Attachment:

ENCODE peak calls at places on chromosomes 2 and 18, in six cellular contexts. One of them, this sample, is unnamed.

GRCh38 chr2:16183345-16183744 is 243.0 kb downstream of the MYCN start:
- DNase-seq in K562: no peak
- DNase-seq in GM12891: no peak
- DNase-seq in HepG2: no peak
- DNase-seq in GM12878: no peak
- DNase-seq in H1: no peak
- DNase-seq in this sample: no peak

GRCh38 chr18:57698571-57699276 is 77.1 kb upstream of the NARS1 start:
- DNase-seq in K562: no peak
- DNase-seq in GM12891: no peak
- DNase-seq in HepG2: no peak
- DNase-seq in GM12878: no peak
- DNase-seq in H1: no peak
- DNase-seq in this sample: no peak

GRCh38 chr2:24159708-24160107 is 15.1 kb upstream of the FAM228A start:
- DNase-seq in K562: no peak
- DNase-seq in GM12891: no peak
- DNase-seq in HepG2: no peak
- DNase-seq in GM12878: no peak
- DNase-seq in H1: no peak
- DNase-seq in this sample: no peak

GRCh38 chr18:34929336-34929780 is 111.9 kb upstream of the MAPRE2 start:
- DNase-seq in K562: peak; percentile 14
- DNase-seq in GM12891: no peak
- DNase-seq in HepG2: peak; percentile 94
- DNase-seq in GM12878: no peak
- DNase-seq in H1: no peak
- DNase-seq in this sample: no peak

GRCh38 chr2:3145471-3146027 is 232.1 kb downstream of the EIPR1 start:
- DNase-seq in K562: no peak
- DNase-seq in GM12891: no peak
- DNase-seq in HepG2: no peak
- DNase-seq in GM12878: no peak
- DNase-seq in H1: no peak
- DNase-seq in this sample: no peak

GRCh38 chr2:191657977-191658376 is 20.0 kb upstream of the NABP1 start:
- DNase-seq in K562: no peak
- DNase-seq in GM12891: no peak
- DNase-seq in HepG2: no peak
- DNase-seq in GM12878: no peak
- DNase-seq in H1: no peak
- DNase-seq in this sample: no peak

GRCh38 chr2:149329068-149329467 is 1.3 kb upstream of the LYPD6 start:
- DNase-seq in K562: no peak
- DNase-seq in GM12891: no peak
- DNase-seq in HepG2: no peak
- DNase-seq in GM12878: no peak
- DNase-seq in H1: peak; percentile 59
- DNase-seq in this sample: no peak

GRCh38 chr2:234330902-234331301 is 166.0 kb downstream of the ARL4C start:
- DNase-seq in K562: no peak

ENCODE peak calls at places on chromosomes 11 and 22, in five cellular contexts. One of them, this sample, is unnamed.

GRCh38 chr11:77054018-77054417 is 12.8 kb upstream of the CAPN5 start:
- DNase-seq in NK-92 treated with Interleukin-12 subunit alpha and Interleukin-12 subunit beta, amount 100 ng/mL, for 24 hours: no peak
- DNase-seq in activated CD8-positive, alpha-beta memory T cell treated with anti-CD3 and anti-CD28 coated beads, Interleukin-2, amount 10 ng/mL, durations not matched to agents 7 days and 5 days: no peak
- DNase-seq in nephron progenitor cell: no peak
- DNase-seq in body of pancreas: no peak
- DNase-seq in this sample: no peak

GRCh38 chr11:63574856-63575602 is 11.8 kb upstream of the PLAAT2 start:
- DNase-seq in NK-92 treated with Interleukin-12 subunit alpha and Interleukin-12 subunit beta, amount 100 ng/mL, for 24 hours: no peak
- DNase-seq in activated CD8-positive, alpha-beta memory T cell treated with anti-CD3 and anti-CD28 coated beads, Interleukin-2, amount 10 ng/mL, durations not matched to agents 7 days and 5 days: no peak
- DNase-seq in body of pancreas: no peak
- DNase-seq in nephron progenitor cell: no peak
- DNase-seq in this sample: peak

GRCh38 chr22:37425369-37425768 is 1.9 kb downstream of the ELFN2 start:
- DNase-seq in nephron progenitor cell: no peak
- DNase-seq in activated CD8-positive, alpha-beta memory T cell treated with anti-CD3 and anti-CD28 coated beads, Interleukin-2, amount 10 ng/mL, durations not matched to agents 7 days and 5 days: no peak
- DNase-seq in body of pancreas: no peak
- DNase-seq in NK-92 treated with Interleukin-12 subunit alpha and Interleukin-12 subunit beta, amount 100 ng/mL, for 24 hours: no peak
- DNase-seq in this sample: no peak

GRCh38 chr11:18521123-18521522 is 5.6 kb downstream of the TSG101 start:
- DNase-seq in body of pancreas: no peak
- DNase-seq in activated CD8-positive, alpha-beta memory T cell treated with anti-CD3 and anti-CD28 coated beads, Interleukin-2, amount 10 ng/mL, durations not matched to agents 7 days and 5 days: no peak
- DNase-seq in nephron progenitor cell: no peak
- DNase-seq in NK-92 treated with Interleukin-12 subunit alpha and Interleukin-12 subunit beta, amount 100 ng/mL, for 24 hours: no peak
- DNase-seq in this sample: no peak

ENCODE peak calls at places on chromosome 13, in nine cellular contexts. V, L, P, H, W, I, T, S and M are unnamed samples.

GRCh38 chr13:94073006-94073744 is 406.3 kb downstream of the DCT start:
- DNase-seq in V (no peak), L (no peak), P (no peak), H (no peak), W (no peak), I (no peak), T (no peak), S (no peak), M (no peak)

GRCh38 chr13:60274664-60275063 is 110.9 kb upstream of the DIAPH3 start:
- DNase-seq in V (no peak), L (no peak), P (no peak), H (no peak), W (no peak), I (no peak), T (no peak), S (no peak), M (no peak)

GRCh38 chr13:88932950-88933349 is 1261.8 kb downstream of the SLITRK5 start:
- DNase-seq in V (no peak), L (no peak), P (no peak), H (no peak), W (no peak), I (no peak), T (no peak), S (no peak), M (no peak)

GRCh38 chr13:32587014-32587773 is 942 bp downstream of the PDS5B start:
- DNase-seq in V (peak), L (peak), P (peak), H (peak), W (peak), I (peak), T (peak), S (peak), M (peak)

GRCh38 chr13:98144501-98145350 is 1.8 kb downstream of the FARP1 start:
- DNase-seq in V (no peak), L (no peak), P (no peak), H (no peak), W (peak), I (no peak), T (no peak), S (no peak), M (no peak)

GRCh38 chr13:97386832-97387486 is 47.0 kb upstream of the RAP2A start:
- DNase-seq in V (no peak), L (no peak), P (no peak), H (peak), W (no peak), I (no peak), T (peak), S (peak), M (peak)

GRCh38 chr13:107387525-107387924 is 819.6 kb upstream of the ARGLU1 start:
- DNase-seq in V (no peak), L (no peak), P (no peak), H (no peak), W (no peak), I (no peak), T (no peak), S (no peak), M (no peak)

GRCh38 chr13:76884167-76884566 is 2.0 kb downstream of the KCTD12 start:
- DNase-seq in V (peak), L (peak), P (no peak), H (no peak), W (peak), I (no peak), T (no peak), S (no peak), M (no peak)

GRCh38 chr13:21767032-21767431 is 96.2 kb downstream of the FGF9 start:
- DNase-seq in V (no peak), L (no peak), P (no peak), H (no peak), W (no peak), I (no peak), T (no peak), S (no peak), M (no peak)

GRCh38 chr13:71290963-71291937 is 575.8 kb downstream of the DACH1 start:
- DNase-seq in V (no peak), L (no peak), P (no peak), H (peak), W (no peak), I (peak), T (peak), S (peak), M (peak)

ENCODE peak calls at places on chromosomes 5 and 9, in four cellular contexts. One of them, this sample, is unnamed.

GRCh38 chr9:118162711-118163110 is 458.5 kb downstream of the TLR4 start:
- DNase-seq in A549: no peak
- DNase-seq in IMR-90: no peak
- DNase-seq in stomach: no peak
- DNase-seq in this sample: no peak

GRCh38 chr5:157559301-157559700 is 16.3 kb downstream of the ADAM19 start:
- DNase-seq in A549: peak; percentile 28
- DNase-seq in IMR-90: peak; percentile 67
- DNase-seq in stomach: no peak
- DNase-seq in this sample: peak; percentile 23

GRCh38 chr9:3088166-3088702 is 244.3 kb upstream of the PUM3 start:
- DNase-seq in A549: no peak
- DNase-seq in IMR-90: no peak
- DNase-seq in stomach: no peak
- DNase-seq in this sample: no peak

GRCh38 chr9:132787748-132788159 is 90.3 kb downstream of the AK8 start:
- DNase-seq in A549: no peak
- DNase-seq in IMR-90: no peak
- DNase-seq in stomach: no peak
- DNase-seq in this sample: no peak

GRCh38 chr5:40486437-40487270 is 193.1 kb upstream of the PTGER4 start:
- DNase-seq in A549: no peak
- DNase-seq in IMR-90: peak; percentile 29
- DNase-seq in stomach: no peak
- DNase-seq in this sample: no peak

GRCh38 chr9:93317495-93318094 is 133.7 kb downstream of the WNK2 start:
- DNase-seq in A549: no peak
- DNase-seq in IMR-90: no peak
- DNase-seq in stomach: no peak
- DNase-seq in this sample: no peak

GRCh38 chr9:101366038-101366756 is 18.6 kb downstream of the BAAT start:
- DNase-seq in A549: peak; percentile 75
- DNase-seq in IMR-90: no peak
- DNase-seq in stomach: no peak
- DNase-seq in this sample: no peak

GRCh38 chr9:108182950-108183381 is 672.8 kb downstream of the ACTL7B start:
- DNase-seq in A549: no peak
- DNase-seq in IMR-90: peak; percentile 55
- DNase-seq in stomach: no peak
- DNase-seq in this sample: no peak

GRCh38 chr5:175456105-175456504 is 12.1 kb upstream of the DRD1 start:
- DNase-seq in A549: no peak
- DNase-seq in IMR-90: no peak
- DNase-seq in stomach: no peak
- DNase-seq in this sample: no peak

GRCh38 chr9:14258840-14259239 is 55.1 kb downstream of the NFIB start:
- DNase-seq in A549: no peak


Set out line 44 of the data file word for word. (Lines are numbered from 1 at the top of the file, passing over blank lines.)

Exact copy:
GRCh38 chr2:149329068-149329467 is 1.3 kb upstream of the LYPD6 start: